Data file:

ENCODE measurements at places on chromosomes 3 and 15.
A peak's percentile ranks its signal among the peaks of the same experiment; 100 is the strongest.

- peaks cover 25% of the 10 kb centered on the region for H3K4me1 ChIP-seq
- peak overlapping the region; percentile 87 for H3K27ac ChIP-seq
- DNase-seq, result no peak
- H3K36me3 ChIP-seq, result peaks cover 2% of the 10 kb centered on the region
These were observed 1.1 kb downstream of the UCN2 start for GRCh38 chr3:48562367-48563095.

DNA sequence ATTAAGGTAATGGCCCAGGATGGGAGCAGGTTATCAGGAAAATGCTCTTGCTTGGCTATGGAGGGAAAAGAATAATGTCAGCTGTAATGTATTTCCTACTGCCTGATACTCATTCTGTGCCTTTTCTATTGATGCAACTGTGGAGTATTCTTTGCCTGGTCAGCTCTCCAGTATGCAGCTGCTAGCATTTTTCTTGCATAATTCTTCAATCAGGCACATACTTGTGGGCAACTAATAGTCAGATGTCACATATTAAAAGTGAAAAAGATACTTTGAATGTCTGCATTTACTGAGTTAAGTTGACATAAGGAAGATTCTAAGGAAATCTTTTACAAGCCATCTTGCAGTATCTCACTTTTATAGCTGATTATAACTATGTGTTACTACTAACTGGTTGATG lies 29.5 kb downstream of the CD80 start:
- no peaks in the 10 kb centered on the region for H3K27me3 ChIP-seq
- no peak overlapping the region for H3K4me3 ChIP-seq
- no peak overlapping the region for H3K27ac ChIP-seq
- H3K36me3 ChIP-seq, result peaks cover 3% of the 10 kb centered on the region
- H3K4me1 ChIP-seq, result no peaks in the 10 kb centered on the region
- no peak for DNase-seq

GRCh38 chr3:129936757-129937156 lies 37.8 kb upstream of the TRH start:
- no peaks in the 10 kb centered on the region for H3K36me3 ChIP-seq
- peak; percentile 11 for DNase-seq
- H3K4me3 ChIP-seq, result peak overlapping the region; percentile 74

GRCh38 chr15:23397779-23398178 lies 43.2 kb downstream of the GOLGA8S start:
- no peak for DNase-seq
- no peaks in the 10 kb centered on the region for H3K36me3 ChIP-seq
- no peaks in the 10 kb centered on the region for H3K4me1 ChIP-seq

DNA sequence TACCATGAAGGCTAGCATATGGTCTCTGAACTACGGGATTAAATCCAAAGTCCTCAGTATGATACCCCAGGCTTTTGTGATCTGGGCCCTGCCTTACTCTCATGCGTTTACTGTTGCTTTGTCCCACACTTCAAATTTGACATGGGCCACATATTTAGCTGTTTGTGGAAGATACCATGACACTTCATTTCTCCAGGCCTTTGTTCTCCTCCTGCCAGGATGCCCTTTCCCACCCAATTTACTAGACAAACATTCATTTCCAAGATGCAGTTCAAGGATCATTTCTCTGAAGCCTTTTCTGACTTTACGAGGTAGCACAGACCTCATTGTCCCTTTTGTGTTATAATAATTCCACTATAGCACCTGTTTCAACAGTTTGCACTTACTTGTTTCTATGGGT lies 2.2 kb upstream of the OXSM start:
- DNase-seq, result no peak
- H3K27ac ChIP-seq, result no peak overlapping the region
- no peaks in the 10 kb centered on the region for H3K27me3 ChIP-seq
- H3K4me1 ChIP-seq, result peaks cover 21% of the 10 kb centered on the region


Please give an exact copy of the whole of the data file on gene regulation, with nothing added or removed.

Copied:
ENCODE measurements at places on chromosomes 3 and 15.
A peak's percentile ranks its signal among the peaks of the same experiment; 100 is the strongest.

- peaks cover 25% of the 10 kb centered on the region for H3K4me1 ChIP-seq
- peak overlapping the region; percentile 87 for H3K27ac ChIP-seq
- DNase-seq, result no peak
- H3K36me3 ChIP-seq, result peaks cover 2% of the 10 kb centered on the region
These were observed 1.1 kb downstream of the UCN2 start for GRCh38 chr3:48562367-48563095.

DNA sequence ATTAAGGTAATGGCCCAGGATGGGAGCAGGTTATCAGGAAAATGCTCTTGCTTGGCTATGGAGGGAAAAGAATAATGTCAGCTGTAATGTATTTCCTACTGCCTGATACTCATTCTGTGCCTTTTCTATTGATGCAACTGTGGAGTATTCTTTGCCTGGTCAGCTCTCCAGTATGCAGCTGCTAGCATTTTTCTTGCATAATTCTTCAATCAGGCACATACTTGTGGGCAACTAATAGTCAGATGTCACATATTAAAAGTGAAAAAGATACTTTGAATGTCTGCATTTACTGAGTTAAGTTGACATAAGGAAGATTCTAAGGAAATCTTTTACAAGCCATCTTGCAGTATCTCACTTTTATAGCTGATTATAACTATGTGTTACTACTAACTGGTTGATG lies 29.5 kb downstream of the CD80 start:
- no peaks in the 10 kb centered on the region for H3K27me3 ChIP-seq
- no peak overlapping the region for H3K4me3 ChIP-seq
- no peak overlapping the region for H3K27ac ChIP-seq
- H3K36me3 ChIP-seq, result peaks cover 3% of the 10 kb centered on the region
- H3K4me1 ChIP-seq, result no peaks in the 10 kb centered on the region
- no peak for DNase-seq

GRCh38 chr3:129936757-129937156 lies 37.8 kb upstream of the TRH start:
- no peaks in the 10 kb centered on the region for H3K36me3 ChIP-seq
- peak; percentile 11 for DNase-seq
- H3K4me3 ChIP-seq, result peak overlapping the region; percentile 74

GRCh38 chr15:23397779-23398178 lies 43.2 kb downstream of the GOLGA8S start:
- no peak for DNase-seq
- no peaks in the 10 kb centered on the region for H3K36me3 ChIP-seq
- no peaks in the 10 kb centered on the region for H3K4me1 ChIP-seq

DNA sequence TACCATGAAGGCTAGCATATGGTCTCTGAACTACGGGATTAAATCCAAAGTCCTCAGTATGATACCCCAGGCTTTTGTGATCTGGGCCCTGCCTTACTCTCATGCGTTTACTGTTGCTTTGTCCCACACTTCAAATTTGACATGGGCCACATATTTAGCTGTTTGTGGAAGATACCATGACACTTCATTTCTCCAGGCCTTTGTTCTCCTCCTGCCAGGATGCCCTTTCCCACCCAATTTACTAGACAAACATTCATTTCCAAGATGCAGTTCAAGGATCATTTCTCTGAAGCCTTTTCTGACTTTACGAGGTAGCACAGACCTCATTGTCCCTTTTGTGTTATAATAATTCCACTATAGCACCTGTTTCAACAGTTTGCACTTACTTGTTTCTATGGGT lies 2.2 kb upstream of the OXSM start:
- DNase-seq, result no peak
- H3K27ac ChIP-seq, result no peak overlapping the region
- no peaks in the 10 kb centered on the region for H3K27me3 ChIP-seq
- H3K4me1 ChIP-seq, result peaks cover 21% of the 10 kb centered on the region